SLEEPING SICKNESS. SCHEME FOR CENTRAL AFRICA. [Newspaper Article] — The Picton Post — 15 January 1908
SLEEPING SICKNESS.* SCHEME FOR CENTRAL AFRICA. Another chapter in the romance of Central Africa (writes the 'Westminster Gazette') is begun now that the Govern ment has adopted the scheme recom mended by the Commissioner of Ugandi for dealing with the terrible scourge of sleeping sickness in that Protectorate, and that the expenditure of the neces sary funds has been authorised by the (Treasury. The disease has sorely puz zled students of tropical pathology dur ing the last hundred years, and Its welrdness and dreadful fatality Invest it with peculiar Interest. In a special interview with a 'Westminster Gazette' representative, a distinguished member of one of the schools of tropical medi cine engaged In the work of examining and defining. the various disease-germs of the tropics imparted some details of the plan of campaign about to be opened on the shores of Lake Victoria. . 'It is much too early as yet,' he eald, 'to talk about the suppression of the disease; but there is certain...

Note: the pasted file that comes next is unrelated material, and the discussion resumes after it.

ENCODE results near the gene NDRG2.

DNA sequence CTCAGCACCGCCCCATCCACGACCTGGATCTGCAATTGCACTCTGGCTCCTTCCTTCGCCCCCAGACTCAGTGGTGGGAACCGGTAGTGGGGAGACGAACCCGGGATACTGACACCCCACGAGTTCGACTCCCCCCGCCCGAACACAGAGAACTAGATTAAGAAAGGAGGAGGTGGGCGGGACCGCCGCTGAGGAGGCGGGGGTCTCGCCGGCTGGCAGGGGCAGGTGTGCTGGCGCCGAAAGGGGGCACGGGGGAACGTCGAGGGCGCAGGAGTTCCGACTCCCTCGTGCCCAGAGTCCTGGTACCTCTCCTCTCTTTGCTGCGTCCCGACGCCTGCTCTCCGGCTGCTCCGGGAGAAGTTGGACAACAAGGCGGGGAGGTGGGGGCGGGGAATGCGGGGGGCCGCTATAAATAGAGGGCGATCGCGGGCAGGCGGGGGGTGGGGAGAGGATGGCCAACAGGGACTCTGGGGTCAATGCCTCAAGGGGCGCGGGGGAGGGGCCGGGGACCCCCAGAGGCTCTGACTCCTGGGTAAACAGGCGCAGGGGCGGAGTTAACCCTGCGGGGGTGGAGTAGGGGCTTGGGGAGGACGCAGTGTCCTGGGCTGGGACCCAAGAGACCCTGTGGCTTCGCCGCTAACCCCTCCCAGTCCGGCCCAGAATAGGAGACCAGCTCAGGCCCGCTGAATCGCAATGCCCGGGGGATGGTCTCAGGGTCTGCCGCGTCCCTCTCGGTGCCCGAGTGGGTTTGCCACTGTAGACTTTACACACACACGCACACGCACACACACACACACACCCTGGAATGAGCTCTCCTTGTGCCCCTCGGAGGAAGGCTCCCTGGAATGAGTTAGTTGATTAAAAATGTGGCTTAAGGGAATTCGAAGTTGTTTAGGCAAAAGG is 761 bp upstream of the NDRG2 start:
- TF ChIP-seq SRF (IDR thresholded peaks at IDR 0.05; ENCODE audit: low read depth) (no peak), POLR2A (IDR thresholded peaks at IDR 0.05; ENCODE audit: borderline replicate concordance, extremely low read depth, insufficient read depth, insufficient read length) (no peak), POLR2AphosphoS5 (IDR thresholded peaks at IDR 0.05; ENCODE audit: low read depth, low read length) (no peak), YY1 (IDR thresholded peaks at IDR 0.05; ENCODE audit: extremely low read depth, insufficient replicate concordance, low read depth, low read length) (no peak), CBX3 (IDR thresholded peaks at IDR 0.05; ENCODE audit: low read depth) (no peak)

Advertising [Newspaper Article] — The Picton Post — 15 January 1908
[SE^eekitpNAHEO^l^RTl^i^ The LONE HAND. THE AUSTRALIAN rUQAZINE. An expression of patriotism . with* out party feeling. Of romance and sentiment without pessimism.. Of art and letters without preju dice. The BEST SHILLINGS* WORTH IK THE WORLD. . Suli-cribe direct to tlie office, or to your nearest news agent. OrncC: 5ia G«otc« St. Sydney, K.6. W. OPPOSITE CENTRAL RAILWAY STATION. ThfijRAND HOTEL vjsitdrs One mal will suffice WINES & SPIRITS of the BEST BE AND3 1 RICHARD CUkUT, PROPRIETOR. 6RI6KET ! ! ! TRUMPER & CARTER AUSTRALIAN XI. For next (season's CRICKET GOOD& Praotloe Bits 6/6. Match „ 8/e, 10 6, 13 8. „ Bills 4/3. RELY ON EXPERTS at 124 MARKET ST., SYDNEY. GROSVENOK HOTEL. CHURCH HILL, SYDNEY. Unrivalled accommodation. Every con venience for visitors. Close to Circu lar Quay and trams. Moderate tariff. Or rooms may be bad separately, and meals paid for as required. O. W. M. CHATEAU, Manager. MARRiOKVILLB TWIIDI. I (HO TARIFF.) O«.n we main you one of ...